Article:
There is, of course, a cost associated with conditioning logic. One cost is slightly increased area. For many implementations the largest contribution to the additional area is the incremental area associated with the enabling transistors. In addition there is a slight overhead for isolating the smaller primary transistors of the basic logic function and a small area for the feedback circuits, which usually can be implemented with minimum-size transistors. Often larger driver transistors are comprised of multiple transistor fingers tied in parallel anyway so splitting off one finger for the primary transistor would be straight forward from a layout perspective. The other cost associated with conditioning logic is the additional effort associated with insuring proper operation and timing of the feedback signals. This can be very straight forward for many implementations. The timing margins can be very relaxed in many cases. On the other hand, more effort would be involved for full optimization of more complex implementations.
Achieving timing closure on advanced System-On-a-Chip (SOC) designs and Application-Specific-Integrated-Circuit (ASIC) designs is often very challenging. This task involves multiple iterations to determine how to alter the logical implementation and physical layout of the design in order to achieve the required timing performance for the complete design. Often this is the most time-consuming task in the entire design process. Conditioning logic provides the ability to substitute higher performance logic functions on the critical path(s), which can reduce significantly the amount of time required to complete designs. Typically it is only necessary to replace a small fraction of the conventional logic gates in a typical design with their conditioning logic equivalents in order to achieve the necessary timing improvements on the critical path(s). The fact that conditioning logic slightly increases the area of any given logic function is relatively insignificant because only a small fraction of the logic gates needs to be replaced in order to achieve timing requirements on the critical path(s). Alternatively, the performance of the Integrated Circuit (IC) can be improved with the same amount of effort on the timing closure task as required for generic logic.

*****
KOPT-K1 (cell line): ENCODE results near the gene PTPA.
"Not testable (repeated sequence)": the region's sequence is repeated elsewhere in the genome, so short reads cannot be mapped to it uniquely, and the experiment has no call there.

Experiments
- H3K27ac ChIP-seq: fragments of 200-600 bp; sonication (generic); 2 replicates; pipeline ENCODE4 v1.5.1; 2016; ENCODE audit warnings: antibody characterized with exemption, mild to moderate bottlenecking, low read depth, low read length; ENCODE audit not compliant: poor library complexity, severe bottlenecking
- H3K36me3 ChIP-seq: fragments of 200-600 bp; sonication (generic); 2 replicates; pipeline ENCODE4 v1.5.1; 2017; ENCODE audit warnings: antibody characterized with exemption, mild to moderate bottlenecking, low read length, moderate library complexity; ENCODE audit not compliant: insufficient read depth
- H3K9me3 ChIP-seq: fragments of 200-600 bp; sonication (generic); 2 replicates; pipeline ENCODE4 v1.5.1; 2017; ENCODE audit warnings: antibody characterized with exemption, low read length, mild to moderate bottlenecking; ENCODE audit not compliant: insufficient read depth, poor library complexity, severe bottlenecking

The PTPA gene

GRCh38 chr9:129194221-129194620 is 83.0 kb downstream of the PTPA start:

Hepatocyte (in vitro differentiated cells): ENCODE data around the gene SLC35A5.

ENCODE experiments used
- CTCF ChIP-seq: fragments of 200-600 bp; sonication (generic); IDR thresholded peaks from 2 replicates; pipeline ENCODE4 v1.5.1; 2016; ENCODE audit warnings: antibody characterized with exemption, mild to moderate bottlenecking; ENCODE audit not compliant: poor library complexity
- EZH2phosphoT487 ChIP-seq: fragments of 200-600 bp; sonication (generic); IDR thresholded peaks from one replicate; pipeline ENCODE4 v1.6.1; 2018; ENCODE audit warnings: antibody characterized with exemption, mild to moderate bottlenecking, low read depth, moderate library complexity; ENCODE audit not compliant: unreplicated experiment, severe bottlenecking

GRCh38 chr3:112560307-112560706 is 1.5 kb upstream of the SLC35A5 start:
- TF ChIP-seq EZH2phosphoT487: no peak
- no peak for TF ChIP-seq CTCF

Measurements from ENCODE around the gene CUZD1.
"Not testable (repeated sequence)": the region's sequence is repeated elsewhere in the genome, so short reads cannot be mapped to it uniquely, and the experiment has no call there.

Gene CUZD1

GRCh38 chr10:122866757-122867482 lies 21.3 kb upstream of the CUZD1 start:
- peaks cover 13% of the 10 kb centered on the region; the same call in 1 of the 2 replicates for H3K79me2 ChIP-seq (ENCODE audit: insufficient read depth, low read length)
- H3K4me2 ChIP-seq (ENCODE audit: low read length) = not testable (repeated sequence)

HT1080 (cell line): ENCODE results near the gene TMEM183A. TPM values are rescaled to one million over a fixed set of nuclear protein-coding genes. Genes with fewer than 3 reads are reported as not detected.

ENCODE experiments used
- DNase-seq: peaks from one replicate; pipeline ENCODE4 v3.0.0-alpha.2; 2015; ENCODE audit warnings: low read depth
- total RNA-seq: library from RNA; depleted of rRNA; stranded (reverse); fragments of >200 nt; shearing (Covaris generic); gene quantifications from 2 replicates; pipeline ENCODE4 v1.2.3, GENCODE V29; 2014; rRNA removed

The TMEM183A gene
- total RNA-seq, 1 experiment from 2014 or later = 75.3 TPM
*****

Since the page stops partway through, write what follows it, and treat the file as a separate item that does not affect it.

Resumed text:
Conditioning logic equivalents can be designed for all gates in a standard cell library or they can be designed for some subset of frequently used gates. Typically the high-drive-current gates would benefit the most when converted to conditioning logic equivalents. Different strategies can be employed in the use of conditioning logic gates depending on the application requirements. Appropriate conditioning logic gates can be used only on the critical path to improve performance as needed. Alternatively, conditioning logic gates could be used throughout an IC design in order to achieve a given performance level with lower leakage and lower active currents. It may be possible to use high-threshold transistors in the conditioning logic functions and still maintain the performance of standard- or low-threshold transistors. This can enable higher performance with lower power. The appropriate strategy to use for the mixture of conventional and conditioning logic gates in a particular design depends on the application requirements and the priorities for performance, area, and power.
Conditioning logic is especially well suited to advanced IC design because it is completely compatible with generic logic equivalents. A general method is provided for converting any logic gate to a conditioning logic equivalent of higher performance and lower current. Examples are provided for a simple inverter and for a simple two-input NAND gate. The design of conditioning logic functions or gates can be easily generalized for any logic function. Schematics for CMOS circuits are used for these examples but the techniques for designing conditioning logic equivalents can be applied to any logic family. Examples provided here are for improving timing and reducing active currents and leakage currents, but conditioning logic can be used to modify any electrical characteristics as desired.
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|U.S. Classification||326/121, 327/108|
|International Classification||H03K19/20, H03K19/094|